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'Space Bubble' Shield Size Of Brazil Could Cool Earth, Suggest Scientists

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'Space Bubble' Shield Size Of Brazil Could Cool Earth, Suggest Scientists

Scientists might have a new solution to tackling climate change - it just involves making a 'space bubble' the size of Brazil.

Climate change is having a growing impact on the world around us as temperatures around the world rise to higher levels and mighty glaciers in the Antarctic melt quicker than ever before.

Plenty of countries have set targets to reach 'net zero' carbon emissions in years to come but those days are a long way away and have been slated as b******t by climate activists like Greta Thunberg.

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A lot of changes will have to be made to tackle the planet's issues, and that might mean finding new solutions.

That's what a team of scientists at the Massachusetts Institute for Technology (MIT) are doing, and their plan is to develop a shield of frozen bubbles suspended in space to reflect some of the sun's light away from the Earth.

The shield of bubbles in space would theoretically deflect some of the light and heat from our sun. Credit: MIT/Senseable
The shield of bubbles in space would theoretically deflect some of the light and heat from our sun. Credit: MIT/Senseable

These space bubbles are part of solar geoengineering technology designed to reflect away the light of the sun and keep our planet cool.

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Right now solar geoengineering efforts to tackle climate change involve dispersing aerosols into the Earth's upper atmosphere to reflect light away and cool down the planet.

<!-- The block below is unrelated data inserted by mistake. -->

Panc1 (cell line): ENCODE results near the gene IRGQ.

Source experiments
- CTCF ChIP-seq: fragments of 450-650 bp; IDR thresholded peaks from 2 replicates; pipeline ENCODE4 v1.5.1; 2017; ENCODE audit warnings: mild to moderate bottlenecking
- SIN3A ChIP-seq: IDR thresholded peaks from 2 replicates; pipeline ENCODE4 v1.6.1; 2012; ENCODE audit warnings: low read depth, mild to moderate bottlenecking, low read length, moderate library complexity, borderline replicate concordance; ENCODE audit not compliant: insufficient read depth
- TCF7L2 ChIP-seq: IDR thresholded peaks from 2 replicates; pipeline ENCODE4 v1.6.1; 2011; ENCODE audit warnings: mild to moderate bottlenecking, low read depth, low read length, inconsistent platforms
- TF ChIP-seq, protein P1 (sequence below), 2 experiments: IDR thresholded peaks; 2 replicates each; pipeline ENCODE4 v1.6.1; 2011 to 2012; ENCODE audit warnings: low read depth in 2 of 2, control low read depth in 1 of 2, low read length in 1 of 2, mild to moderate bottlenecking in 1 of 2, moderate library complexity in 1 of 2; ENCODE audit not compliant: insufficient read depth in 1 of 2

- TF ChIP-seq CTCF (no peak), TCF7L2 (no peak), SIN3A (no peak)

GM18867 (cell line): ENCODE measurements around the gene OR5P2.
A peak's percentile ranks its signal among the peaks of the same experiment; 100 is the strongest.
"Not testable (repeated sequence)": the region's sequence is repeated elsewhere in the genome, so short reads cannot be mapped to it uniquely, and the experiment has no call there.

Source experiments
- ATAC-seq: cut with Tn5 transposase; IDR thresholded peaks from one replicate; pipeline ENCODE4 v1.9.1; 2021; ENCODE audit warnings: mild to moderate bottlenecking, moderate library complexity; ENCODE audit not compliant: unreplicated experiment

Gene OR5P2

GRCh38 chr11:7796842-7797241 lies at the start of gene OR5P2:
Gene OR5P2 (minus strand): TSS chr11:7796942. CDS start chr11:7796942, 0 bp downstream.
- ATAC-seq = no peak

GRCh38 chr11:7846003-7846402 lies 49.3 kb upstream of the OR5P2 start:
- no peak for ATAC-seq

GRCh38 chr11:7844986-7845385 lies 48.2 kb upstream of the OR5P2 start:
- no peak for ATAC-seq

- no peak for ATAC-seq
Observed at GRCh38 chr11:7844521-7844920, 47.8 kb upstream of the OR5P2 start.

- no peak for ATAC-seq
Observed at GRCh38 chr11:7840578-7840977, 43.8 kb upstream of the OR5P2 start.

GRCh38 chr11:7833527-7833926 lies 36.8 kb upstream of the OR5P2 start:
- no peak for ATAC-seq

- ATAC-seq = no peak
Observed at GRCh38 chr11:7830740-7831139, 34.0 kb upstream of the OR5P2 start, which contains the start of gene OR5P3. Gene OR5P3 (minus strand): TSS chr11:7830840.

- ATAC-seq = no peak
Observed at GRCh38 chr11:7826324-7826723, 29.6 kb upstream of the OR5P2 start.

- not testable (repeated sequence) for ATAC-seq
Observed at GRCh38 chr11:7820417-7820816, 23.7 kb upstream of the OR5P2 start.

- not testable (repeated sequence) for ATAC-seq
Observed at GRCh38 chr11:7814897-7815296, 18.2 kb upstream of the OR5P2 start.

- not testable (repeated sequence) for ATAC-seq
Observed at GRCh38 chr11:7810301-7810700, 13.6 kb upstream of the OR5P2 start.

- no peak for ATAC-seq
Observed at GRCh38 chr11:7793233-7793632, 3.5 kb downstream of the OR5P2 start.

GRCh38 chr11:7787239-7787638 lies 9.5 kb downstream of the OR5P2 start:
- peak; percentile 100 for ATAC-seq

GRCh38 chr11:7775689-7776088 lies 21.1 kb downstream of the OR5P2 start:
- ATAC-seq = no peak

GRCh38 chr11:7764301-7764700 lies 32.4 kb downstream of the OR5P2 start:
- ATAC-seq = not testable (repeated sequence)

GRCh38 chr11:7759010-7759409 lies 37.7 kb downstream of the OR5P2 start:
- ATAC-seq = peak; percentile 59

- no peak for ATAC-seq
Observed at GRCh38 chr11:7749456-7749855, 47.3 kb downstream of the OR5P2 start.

However, filling the atmosphere with aerosols could have some other negative impacts we don't know about yet, which is why putting the technology into space itself might be the solution we need.

The researchers have managed to create a shield of space bubbles made out of silicon which can exist in an environment similar to the lack of pressure and coldness of space.

MIT explained they could potentially make rafts full of these bubbles and position them in space in an ideal location to reduce the glare of the sun.

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Scientists have already worked out the ideal spot for their bubble shield - a spot in space called the L1 Lagrangian Point, where the gravity from both the Earth and the Sun cancel each other out.

The bubbles have been tested to survive in temperatures of -50°C so they should be alright in the freezing cold of space itself.

These 'space bubbles' could help slow down climate change, though it'll take a shield roughly the size of Brazil. Credit: MIT/Senseable
These 'space bubbles' could help slow down climate change, though it'll take a shield roughly the size of Brazil. Credit: MIT/Senseable

There is a slight hitch with this plan for a series of bubble rafts, however, as the overall size of the shield will have to be somewhere in the 'Brazil' region for the plan to work.

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If making a shield of bubbles the size of Brazil and sending it into space sounds like a difficult task, that's because it is.

Luckily, scientists have suggested the rafts could make new bubbles in space, reducing the problem of making something the size of Brazil and getting it into space.

One other handy thing about making this shield out of bubbles is if it turns out not to work or have unforeseen consequences then you can always pop a few bubbles to reduce the shield.

The space bubble is the latest in a line of ideas from scientists hoping to invent ways out of climate change.

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Other technologies being developed include carbon capture devices which can suck in air and scrub the carbon particles out to produce cleaner air.

If you have a story you want to tell, send it to UNILAD via [email protected]

Featured Image Credit: MIT/Senseable

Topics: Technology, Space, Science

Joe Harker
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